That’s why you should have at least one power bank, which is a big portable battery that can charge any device through USB, including your smartphone. You can then recharge the power bank whenever you have access to electricity.
For disaster preparedness, bigger is better — not physically, but in charging capacity — so you can go for longer periods without electricity. The RAVPower 22,000mAh Portable Charger is a solid pick.
Some natural disasters may leave your home intact but without electricity for up to several weeks. While you shouldn’t use a backup generator as a complete 24/7 substitute, it could prove useful — even life-saving — during those weeks.
And you have options. Small 100-watt generators start around $150 and go all the way up to $1,500 for generators that can produce 5,000 watts or more. You can also choose between solar-powered and gas-powered generators , which each have their pros and cons.
For most, a middle-of-the-road solution like the EasyFocus 500W Portable Solar Generator should suffice. It provides enough to run laptops and chargers every once in a while, charges out in the sun, and is relatively affordable. It can even work in conjunction with the power bank mentioned above!
God forbid you’re ever caught in a winter disaster. Few things are more dangerous than being stuck without heat for weeks, especially if you live in a way-up-north region.
An indoor-safe gas-powered space heater is a small price to pay for peace of mind. You may never need it — let’s hope you never do — but it’s one of those “I’m so glad I have this right now” items that people rarely think about buying.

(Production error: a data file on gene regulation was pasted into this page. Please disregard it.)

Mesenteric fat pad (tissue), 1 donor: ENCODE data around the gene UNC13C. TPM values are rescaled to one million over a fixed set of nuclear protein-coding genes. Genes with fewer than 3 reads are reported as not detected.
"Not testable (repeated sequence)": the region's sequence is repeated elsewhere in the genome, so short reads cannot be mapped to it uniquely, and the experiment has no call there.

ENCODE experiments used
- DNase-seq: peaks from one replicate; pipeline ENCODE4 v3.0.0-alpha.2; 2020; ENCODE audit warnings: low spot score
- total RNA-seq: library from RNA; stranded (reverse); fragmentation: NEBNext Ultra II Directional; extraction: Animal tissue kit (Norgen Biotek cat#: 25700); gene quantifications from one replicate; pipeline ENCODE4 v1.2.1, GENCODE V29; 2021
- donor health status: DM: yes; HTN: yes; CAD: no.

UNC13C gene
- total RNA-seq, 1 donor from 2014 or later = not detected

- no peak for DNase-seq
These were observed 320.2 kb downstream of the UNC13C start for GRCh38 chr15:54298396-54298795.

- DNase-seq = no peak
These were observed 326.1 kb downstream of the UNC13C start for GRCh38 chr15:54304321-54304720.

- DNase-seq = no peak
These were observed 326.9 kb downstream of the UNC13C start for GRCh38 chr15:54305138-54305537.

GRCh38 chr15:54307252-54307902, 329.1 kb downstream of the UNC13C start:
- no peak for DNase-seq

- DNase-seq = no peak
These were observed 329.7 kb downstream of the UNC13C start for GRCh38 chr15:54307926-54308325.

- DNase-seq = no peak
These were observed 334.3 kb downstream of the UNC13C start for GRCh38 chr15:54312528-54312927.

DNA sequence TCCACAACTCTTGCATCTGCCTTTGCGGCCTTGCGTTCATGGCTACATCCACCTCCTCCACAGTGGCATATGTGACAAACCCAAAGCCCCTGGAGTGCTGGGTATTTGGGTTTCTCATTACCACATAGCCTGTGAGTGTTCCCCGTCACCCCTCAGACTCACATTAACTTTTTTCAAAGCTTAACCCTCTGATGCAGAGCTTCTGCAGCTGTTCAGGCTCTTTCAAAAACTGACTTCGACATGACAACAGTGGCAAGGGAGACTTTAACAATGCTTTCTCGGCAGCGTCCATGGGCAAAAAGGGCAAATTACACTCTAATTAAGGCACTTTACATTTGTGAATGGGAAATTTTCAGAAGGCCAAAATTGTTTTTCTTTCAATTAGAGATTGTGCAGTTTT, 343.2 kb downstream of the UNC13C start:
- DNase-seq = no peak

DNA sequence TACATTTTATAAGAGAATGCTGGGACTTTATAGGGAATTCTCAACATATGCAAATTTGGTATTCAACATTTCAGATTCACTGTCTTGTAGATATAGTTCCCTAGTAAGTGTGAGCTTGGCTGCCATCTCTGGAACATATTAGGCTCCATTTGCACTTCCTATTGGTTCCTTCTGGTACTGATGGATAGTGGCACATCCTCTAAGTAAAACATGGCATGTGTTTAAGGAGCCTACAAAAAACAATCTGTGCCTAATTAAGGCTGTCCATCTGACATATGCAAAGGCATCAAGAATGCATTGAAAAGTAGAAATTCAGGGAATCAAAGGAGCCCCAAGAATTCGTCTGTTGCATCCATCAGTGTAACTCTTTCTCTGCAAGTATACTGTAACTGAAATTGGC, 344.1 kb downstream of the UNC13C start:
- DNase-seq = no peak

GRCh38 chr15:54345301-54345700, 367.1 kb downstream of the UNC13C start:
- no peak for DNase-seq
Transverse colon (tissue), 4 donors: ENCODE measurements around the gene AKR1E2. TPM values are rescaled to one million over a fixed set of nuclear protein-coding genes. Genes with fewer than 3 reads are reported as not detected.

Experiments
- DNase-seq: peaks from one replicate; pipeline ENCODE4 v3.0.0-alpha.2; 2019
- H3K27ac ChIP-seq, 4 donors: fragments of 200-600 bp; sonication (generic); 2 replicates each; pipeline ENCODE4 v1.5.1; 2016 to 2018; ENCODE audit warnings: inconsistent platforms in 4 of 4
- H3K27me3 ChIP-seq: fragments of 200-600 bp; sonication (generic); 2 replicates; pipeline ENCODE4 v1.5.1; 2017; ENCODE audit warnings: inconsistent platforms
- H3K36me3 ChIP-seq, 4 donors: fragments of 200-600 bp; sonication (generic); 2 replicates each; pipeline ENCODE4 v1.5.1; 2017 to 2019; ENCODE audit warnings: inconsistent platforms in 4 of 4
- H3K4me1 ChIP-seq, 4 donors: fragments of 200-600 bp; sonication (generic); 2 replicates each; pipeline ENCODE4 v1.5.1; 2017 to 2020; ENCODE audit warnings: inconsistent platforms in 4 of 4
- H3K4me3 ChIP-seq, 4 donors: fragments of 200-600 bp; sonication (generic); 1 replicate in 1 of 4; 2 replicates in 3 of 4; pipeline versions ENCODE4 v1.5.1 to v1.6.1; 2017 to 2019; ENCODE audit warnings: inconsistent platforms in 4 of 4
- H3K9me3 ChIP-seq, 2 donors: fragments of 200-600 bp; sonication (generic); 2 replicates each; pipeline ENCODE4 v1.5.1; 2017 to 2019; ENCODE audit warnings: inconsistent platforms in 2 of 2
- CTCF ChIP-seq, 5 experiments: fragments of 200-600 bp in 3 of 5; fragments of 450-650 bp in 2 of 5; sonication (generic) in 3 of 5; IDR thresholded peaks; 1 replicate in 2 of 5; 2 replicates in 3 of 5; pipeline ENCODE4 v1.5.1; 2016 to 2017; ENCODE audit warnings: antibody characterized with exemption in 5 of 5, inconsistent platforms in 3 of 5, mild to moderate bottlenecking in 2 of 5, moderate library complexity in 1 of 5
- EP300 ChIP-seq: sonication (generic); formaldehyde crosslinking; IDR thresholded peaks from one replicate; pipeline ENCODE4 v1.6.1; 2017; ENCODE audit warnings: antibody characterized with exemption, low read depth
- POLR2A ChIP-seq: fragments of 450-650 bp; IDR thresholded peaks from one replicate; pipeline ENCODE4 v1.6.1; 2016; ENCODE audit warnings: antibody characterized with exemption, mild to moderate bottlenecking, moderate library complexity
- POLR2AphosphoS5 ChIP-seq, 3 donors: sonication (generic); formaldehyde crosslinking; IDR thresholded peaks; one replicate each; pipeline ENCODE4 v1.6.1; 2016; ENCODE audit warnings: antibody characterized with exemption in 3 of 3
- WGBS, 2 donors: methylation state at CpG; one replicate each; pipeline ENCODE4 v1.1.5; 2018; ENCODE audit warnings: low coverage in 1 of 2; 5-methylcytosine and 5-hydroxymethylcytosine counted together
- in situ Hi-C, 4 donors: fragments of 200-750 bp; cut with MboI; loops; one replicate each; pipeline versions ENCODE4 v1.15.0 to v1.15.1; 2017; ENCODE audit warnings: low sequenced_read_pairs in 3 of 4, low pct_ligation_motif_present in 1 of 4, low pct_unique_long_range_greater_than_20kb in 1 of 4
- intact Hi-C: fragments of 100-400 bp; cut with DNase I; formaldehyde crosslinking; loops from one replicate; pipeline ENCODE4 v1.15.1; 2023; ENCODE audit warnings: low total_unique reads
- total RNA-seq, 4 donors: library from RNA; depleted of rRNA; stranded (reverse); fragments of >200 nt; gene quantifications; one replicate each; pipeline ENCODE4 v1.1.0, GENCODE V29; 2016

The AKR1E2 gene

We recommend the Mr. Heater F232000. It cleanly burns propane fuel, provides enough heat to huddle around, and automatically shuts off if it tips over or detects low oxygen levels.
Imagine having to evacuate the city yet being unable to leave because your vehicle won’t start. You might be able to call AAA if it’s early enough, but when in the thick of things, you’ll be on your own.
Are you willing to risk it? If not, get a car jump starter and stash it in your trunk (except when the weather is below 0 degrees Fahrenheit, which can reduce efficacy).
Pay attention to the cold-cranking amps, which is how many amps the jump starter can deliver at 0 degrees Fahrenheit. Most compact and small-sized cars only need 400 amps. Bigger SUVs and trucks may require 700 to 1,000 amps. When a jump starter is rated for a certain amount of amps, that’s the MAX possible delivery — it can still work for smaller vehicles.
The 1,000-amp model of the NOCO Genius Boost Plus is more than enough for the average family. It can jump start 20 times on a single charge, and can even be used to recharge USB-powered devices.